Utah-based mortgage company Academy Mortgage Corporation (“Academy”) agreed to pay $38.5 million to the United States to settle allegations that Academy violated the False Claims Act by knowingly originating and underwriting deficient home loans.
The settlement resulted from a whistleblower lawsuit filed in 2016 in the Northern District of California by former Academy employee, Gwen Thrower. The Justice Department initially declined to intervene in the lawsuit pursuant to its rights under the False Claims Act, and in 2017, the department sought to dismiss the case, on the basis that the litigation would overly burden the government with discovery requests. However, U.S. District Judge Edward Chen rejected the request to dismiss in 2018, finding that the government had failed to meaningfully assess the costs and benefits of allowing the case to move forward.
Thrower, who was a mortgage underwriter for the company, continued to pursue the case, alleging that between January 2008 and April 2017, Academy’s underwriting process caused employees to violate Federal Housing Administration (“FHA”) regulations and falsely certify compliance with FHA underwriting requirements on FHA-backed loans.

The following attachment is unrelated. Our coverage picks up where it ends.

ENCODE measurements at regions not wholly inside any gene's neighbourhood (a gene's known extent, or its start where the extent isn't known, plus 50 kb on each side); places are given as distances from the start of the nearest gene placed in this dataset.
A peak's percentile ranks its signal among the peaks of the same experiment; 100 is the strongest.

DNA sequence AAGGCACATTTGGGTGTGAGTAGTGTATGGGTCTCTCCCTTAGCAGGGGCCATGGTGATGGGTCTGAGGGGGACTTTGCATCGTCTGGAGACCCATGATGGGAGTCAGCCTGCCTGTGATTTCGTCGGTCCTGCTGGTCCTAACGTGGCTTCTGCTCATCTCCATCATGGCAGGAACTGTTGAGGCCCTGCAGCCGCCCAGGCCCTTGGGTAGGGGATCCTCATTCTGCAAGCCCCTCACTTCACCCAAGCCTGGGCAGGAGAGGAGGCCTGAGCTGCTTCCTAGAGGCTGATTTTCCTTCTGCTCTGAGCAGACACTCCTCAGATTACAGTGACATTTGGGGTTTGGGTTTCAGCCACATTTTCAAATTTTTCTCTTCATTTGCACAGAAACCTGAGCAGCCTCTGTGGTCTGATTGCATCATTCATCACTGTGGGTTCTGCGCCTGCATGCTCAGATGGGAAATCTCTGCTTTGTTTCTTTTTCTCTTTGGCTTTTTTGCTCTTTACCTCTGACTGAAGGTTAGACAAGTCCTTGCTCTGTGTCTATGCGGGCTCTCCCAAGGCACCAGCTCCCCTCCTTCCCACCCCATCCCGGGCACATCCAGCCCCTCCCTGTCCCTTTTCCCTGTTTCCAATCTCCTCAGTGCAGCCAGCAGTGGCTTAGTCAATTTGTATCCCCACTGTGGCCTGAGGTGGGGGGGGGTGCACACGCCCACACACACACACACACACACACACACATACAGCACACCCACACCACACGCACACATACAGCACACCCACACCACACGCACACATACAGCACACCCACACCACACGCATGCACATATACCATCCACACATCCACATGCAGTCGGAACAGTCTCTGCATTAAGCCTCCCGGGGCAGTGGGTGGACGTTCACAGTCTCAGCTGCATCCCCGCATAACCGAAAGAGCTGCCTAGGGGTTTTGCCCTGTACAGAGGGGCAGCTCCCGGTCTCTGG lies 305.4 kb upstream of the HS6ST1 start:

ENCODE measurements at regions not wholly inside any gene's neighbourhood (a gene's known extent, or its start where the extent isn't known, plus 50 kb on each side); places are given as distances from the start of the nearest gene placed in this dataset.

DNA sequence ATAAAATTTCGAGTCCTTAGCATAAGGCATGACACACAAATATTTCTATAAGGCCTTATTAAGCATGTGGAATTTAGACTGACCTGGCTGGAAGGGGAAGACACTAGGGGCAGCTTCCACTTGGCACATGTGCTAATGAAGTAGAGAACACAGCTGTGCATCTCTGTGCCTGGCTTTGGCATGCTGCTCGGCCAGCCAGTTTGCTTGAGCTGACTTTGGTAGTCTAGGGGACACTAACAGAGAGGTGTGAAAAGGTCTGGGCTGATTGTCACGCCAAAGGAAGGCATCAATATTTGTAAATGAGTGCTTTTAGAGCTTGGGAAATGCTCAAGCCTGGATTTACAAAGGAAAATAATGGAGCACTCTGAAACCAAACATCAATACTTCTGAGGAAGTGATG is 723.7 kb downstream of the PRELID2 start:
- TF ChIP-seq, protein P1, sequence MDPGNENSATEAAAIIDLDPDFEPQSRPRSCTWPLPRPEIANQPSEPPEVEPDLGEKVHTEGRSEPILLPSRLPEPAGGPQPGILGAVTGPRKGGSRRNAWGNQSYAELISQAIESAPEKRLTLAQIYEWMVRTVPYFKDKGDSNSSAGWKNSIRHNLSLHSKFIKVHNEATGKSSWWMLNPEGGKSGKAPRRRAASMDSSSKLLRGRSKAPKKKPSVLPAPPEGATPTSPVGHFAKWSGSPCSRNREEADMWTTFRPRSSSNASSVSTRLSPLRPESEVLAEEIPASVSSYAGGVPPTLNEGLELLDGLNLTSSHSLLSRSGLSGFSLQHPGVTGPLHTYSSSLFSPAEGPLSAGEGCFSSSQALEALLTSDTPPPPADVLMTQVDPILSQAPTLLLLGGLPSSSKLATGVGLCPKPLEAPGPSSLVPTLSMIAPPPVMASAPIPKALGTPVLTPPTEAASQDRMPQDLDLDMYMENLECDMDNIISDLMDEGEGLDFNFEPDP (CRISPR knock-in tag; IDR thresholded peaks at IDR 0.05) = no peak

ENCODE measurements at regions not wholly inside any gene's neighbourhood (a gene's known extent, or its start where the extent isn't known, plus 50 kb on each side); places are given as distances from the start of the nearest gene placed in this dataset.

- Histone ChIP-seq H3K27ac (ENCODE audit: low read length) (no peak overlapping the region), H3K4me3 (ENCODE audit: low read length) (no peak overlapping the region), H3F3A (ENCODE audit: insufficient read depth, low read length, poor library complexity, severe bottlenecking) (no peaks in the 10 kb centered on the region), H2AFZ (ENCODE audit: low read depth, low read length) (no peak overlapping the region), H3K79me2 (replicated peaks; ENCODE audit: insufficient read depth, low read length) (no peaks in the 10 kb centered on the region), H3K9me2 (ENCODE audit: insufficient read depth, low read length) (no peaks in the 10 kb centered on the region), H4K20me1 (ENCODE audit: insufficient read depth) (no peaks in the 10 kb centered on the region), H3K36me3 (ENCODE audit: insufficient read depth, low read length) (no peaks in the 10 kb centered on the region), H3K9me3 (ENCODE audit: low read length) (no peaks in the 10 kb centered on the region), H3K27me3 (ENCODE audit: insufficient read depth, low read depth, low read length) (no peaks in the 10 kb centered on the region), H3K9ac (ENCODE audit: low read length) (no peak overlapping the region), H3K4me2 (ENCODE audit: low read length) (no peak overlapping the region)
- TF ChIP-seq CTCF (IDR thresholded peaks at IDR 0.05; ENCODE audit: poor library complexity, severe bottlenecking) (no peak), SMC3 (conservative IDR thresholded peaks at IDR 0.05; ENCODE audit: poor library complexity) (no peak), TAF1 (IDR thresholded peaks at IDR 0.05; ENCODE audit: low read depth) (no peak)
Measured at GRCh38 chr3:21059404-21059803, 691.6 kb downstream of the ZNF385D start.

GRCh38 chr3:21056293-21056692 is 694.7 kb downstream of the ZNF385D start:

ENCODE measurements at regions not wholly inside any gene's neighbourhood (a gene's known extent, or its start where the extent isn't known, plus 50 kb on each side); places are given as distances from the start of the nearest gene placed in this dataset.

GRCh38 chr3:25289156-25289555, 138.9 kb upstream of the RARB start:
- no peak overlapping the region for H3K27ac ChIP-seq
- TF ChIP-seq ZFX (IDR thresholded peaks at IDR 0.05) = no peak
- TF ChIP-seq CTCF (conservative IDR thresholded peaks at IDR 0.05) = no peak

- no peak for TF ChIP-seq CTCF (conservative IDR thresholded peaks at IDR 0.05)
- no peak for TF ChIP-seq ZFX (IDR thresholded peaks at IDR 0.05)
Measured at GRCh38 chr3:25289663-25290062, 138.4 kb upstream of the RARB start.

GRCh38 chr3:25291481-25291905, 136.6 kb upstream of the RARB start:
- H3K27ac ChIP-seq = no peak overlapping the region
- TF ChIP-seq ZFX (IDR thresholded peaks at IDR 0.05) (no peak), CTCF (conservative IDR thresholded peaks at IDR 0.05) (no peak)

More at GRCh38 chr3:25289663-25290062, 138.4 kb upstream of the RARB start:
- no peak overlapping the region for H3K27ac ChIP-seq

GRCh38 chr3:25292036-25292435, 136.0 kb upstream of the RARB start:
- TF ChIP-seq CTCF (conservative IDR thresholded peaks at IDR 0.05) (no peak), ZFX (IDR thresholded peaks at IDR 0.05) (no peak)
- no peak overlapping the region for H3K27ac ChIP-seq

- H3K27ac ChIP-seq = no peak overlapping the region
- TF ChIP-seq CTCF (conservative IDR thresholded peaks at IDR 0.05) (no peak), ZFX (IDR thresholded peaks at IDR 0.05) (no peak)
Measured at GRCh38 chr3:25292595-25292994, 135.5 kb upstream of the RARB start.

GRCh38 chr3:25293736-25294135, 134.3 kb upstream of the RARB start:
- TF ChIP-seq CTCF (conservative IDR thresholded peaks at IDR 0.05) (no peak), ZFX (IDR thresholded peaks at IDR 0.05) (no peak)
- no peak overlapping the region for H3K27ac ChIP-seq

The FHA, part of the U.S. Department of Housing and Urban Development (“HUD”), provides mortgage insurance on loans made by FHA-approved lenders, protecting the lenders against losses if the borrower defaults on the mortgage. Because HUD is liable to repay defaulted loans, approved lenders must certify that loans comply with FHA/HUD regulations after determining the borrower’s ability and willingness to repay the loan. Thrower alleged that Academy’s knowingly deficient underwriting process caused the government to pay insurance claims on loans that were improperly underwritten in violation of government regulations.
Principal Deputy Assistant Attorney General Brian M. Boynton, head of the Justice Department’s Civil Division, stated that “lenders that knowingly cause the government to guarantee loans that are materially deficient put both homeowners and the public fisc at risk” and commended the justice department’s “actions to prevent abuse of government programs designed to foster home ownership.”
Under the terms of the settlement, the United States will receive a payment of $38,500,000. Thrower, the whistleblower in this action, will be entitled to collect a sum of $11,511,500. Despite the substantial settlement, there has been no determination of Academy’s liability and Academy maintains it settled the case “to mitigate additional costs and disruption of further litigation.”